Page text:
The Last Supper, or our Lord’s Supper (communion, mass), was originally a passover week meal or Passover itself. I’ll avoid that debate for now. Brant Pitre, in his new book, Jesus and the Jewish Roots of the Eucharist: Unlocking the Secrets of the Last Supper, examines the Lord’s Supper in the context of Passover, and this chapter is an exceptional one — worth purchasing just for this chapter. (I so wish pastors could use each eucharist service to build a full theology of eucharist, and Passover is at the heart of it all.)
1. Choose an unblemished, male lamb.
2. Sacrifice the lamb — there is a priestly dimension here, but the original passover had the father as priest.
3. Spread the blood of the lamb on the door with hyssop
4. Eat the flesh of the lamb
5. Keep the Passover as a “day of remembrance”
By the time of Jesus, though, there were changes:
1. The Passover sacrifice occurred in the Temple only.
2. The lamb’s sacrifice in the Temple had the appearance of a crucifixion (Justin Martyr)
3. The celebrants were participating in the original passover.
4. Using later sources, there was some belief that Jews anticipated the return of the Messiah at Passover.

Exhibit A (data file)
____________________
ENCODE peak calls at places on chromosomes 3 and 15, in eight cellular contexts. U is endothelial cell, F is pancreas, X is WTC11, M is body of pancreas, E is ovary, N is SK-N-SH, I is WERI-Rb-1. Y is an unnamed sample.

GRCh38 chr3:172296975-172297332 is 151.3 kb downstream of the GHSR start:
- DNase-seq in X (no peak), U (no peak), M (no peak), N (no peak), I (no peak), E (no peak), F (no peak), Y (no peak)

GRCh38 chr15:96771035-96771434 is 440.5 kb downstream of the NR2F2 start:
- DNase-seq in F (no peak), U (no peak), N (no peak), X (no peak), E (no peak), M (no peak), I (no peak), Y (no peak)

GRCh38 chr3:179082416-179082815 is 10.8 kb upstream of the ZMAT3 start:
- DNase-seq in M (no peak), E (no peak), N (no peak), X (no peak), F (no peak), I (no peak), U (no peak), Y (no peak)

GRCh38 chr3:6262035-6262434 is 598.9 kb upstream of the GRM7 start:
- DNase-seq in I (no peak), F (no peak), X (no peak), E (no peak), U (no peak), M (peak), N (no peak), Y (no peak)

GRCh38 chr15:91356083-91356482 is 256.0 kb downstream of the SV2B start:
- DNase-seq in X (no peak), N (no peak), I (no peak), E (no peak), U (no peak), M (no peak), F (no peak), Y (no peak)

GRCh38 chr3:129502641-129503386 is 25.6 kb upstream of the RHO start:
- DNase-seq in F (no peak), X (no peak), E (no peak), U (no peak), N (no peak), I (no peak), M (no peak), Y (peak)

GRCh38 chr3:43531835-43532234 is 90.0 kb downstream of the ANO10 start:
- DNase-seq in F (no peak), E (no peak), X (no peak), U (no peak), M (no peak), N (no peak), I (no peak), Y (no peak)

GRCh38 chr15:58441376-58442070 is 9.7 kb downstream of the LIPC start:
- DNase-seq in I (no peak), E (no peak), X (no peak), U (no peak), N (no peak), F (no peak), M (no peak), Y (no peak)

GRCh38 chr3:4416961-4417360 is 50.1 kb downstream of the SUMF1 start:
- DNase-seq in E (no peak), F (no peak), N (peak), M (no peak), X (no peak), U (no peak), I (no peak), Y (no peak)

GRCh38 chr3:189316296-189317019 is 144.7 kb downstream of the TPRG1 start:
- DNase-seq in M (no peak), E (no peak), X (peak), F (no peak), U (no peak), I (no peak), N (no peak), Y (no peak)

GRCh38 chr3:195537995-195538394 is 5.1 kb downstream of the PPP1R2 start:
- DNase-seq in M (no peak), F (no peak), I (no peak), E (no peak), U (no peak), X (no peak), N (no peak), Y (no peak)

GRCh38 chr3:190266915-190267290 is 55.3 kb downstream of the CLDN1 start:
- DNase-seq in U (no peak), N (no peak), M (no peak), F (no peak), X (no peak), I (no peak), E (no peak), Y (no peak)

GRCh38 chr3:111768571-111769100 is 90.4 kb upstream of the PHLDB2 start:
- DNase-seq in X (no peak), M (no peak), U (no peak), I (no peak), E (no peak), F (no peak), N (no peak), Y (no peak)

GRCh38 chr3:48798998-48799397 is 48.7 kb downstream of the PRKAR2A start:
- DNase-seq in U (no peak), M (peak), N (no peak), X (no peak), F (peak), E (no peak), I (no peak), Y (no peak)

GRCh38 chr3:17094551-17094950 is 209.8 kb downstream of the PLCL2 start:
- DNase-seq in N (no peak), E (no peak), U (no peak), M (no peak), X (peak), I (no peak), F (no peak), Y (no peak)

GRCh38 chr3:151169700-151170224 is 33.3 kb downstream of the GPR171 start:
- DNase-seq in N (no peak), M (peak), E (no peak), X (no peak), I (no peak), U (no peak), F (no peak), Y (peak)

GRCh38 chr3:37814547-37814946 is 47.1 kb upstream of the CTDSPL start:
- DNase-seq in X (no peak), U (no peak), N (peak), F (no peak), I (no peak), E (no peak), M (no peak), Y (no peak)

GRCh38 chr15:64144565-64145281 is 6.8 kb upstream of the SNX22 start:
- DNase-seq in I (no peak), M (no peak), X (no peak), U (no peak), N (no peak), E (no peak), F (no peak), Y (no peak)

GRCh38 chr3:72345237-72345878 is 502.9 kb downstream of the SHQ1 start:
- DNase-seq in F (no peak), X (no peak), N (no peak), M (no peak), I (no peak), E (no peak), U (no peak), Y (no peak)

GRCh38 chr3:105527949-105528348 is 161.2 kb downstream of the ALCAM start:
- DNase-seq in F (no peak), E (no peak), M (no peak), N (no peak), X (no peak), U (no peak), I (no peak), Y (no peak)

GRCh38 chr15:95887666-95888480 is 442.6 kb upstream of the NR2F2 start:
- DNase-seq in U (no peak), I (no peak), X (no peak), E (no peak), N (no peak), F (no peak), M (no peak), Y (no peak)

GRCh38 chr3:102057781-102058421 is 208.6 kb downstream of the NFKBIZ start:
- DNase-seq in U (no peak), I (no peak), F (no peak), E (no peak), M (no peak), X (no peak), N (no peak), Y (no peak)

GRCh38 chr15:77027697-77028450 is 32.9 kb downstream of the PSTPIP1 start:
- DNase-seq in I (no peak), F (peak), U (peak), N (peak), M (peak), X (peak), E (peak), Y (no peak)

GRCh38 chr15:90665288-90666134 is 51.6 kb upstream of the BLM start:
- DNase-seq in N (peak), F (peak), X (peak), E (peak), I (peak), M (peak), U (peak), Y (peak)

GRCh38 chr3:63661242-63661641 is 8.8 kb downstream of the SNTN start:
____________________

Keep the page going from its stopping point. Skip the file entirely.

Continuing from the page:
Thus, the last supper was:
1. A Passover meal
2. Jesus sees himself as the Passover sacrifice; they are participating in a new passover.
3. Passover leads to Exodus.
On the “is” is “this is my body” Brant makes this comment, but it leaves me both puzzled and unconvinced:
For the context of his words is quite clear: it is the Jewish Passover. Well, then, let’s look again at the Passover. In the Old Testament, was it ever enough simply to sacrifice the lamb? No. Did the actual flesh of the lamb have to be eaten in order for the sacrifice to be complete? Yes. Could a symbol of the lamb’s flesh suffice? By now, we know that the answer is negative.
Well, brother, Brant, there are some jumps here. Maybe I’m missing something, but Passover … sacrifice and eat … OK, I get that. No one is questioning one had to eat the lamb. I think Brant’s suggesting that they had to eat the real thing (not something symbolic of the lamb) so Jesus had to be real thing. Thus “is” means “real presence.”
But that is precisely the problem: there is absolutely no sign of eating the lamb in the meal. Perhaps it is just not mentioned. But that leads me to what I think may be an insurmountable objection: Jesus identified his body — not with the lamb — but with the bread. I would contend, then, that symbolism is at work: the bread symbolizes the lamb. (His next chapter is on bread, so I’ll have to see if he solves this one for me.) Whether the lamb is at the table and goes unmentioned, the one thing clear is that Jesus doesn’t identify his body with the lamb but — oddly enough in a Passover meal context — with something far less important, the bread.